NVM is a version manager for NodeJS. NVM is used to switch the active version of Node that is being used by your terminal session. Since all of the Node based projects I work in all have their own version of node, NVM allows me to switch between versions quickly and easily.
Like most version managers, NVM has a list places it looks to determine which version of Node it should be using. Most of the projects I work on have a file called
.nvmrc in their root that specifies a node version. If you’d like to learn more about how NVM is used, check out it’s README. It’s full of examples and documentation.
It’s easier to use the zsh-nvm plugin in oh-my-zsh instead of installing NVM yourself. The ZSH plugin handles the instaliation, shell configuration, and updating of NVM for you. Instructions for installing this plugin can be found in the NVM README.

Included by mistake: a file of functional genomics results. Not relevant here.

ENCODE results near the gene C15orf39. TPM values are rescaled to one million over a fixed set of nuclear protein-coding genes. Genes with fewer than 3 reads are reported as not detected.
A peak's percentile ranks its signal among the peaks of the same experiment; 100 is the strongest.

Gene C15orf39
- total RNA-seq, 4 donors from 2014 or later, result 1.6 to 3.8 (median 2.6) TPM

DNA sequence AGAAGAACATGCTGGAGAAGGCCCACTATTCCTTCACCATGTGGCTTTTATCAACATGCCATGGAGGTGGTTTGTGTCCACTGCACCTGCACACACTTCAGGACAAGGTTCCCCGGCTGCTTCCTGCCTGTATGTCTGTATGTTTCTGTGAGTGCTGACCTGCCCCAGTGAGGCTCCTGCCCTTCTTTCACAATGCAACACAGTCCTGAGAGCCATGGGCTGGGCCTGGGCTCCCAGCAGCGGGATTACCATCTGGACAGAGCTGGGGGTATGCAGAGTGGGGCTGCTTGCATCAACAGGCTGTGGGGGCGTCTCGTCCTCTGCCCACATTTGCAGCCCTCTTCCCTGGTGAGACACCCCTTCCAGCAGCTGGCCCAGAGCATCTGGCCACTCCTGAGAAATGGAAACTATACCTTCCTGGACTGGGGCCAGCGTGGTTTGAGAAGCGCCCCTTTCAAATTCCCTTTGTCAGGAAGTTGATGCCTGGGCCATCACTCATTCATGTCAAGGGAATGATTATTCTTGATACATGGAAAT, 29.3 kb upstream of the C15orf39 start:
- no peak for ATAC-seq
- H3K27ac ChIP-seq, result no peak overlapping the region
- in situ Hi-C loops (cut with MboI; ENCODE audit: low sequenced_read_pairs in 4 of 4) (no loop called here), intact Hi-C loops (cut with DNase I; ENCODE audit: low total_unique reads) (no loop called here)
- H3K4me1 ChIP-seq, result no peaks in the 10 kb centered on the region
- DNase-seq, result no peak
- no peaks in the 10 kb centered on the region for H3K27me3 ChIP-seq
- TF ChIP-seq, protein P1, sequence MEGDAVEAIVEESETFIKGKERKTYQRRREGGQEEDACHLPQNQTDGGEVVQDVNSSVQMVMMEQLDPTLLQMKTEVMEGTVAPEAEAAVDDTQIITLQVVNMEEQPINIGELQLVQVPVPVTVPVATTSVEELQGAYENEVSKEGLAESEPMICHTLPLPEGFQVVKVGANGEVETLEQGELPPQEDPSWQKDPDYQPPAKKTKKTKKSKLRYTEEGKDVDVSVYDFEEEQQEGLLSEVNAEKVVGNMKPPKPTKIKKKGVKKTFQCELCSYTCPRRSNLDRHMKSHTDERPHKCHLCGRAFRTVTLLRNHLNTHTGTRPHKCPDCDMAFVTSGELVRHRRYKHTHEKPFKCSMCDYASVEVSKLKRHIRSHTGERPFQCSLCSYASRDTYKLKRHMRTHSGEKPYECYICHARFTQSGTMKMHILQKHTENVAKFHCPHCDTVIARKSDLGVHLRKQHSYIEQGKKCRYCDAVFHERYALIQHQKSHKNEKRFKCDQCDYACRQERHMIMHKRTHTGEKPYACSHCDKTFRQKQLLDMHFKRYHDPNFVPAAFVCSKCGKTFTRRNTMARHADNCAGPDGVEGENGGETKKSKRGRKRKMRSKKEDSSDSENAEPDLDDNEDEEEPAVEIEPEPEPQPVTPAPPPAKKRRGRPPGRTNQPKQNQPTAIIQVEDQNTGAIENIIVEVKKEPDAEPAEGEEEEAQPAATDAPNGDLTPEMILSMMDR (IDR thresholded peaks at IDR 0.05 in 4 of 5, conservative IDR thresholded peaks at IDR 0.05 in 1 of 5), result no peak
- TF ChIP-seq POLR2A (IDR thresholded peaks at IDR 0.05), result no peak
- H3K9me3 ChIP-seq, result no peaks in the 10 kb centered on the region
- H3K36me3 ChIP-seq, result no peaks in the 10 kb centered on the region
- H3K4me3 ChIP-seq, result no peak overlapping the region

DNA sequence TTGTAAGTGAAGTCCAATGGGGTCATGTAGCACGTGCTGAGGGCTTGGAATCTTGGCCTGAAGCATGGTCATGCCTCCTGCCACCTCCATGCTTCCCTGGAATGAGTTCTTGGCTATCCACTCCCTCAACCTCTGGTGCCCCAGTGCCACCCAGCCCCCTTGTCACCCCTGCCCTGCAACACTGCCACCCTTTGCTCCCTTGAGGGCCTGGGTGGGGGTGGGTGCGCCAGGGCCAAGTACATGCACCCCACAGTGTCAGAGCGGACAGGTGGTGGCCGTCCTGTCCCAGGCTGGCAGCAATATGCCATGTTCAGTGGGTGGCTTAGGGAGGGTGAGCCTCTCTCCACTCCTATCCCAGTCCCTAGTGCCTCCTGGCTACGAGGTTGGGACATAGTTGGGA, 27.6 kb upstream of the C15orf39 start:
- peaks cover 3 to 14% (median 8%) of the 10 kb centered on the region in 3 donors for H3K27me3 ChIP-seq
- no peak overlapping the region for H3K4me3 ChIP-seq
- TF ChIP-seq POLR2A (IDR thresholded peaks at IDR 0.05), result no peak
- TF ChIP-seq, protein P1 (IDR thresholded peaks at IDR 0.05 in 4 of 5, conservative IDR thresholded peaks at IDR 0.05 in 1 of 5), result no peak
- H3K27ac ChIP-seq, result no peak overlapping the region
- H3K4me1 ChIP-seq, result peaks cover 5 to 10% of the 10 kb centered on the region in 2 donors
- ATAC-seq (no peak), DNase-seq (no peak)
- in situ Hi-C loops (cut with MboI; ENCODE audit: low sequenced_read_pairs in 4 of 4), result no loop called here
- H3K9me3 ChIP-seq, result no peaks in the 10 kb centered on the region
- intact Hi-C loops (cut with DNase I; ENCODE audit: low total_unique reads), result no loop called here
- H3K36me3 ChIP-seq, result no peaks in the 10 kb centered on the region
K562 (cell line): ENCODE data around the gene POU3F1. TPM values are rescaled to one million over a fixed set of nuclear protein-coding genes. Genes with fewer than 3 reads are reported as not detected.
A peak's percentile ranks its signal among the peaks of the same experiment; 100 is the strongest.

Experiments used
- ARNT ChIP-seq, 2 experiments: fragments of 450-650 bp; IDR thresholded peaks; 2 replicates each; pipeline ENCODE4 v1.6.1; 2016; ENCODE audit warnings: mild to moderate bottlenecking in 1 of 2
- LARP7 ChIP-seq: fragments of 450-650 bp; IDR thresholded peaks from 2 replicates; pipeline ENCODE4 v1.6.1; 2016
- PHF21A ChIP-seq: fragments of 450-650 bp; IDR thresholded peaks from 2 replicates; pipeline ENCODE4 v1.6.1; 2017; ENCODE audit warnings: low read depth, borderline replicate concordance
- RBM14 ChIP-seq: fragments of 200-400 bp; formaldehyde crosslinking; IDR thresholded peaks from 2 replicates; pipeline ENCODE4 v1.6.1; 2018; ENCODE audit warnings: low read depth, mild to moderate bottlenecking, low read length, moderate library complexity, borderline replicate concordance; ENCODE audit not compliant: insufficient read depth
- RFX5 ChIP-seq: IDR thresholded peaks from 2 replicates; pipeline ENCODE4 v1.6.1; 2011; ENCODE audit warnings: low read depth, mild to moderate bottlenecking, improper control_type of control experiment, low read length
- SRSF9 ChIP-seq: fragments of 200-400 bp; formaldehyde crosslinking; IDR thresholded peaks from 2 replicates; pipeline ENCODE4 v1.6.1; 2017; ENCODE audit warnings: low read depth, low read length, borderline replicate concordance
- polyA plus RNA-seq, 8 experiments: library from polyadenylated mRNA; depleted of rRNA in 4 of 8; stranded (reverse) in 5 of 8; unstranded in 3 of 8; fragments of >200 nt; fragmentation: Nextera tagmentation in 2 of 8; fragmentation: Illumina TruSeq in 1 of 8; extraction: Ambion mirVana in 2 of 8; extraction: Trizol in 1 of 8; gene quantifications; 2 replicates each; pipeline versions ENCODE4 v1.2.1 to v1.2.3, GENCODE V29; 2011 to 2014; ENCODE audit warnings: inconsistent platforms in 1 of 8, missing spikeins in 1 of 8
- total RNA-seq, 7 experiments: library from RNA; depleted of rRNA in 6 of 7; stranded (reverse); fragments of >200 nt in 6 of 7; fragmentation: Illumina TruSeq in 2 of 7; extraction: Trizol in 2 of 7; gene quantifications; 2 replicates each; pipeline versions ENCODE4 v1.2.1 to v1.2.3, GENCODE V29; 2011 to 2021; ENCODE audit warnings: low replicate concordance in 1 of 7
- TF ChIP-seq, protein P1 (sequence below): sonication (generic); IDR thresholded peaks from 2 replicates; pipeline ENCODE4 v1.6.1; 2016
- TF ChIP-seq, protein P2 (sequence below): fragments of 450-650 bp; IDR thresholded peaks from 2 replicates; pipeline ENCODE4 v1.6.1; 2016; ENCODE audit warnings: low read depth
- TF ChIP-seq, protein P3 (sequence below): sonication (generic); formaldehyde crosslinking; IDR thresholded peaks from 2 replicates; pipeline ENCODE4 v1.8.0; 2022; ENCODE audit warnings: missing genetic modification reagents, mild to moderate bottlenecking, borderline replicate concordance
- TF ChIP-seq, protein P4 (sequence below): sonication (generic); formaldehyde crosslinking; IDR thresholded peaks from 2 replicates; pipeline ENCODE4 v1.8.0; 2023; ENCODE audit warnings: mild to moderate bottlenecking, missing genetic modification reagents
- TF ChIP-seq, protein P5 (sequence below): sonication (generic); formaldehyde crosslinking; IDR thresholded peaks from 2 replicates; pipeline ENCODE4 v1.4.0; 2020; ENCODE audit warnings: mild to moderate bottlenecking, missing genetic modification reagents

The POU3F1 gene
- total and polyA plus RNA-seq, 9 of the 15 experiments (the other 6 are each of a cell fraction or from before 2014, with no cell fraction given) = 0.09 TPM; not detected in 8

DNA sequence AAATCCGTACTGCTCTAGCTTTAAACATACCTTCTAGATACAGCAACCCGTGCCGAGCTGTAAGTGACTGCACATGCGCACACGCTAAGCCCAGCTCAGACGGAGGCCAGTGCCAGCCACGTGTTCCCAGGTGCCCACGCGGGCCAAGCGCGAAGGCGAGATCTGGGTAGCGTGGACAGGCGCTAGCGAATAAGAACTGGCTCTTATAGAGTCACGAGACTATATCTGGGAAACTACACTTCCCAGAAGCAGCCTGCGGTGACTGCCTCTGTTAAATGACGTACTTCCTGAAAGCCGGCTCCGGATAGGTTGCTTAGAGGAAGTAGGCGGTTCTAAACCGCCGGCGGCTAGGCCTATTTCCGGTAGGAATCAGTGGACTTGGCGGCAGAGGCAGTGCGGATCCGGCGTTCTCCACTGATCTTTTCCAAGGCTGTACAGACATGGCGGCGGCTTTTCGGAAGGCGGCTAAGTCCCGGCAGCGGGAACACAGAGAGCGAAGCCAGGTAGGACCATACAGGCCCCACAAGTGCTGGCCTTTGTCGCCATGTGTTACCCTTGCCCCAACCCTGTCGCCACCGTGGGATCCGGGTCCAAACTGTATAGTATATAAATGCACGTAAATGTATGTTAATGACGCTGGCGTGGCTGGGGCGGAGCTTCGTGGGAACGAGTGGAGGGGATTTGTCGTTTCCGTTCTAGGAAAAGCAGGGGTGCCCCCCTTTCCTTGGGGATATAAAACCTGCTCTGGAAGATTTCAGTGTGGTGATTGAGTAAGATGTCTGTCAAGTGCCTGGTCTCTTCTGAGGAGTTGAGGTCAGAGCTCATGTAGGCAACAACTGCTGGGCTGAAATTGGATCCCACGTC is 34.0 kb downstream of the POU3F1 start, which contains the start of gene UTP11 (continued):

NVM can be configured to automatically switch Node versions when you
cd to a directory that has an
~/.nvmrc file (more info on how NVM uses
~/.nvmrc can be found here here). To configure this behavior, set the following environment variable before loading the zsh-nvm plugin in oh-my-zsh.
# ~/.zshrc export NVM_AUTO_USE=true plugins+=(zsh-nvm)
A word of warning.. Auto-switching is convenient, but in my experience it’s incredibly slow. Unless you’re having to run NVM manually to switch node versions all the time, I would avoid enabline auto switching. Waiting 1 to 3 seconds for the terminal to finshing changing directories can be a real annoyance.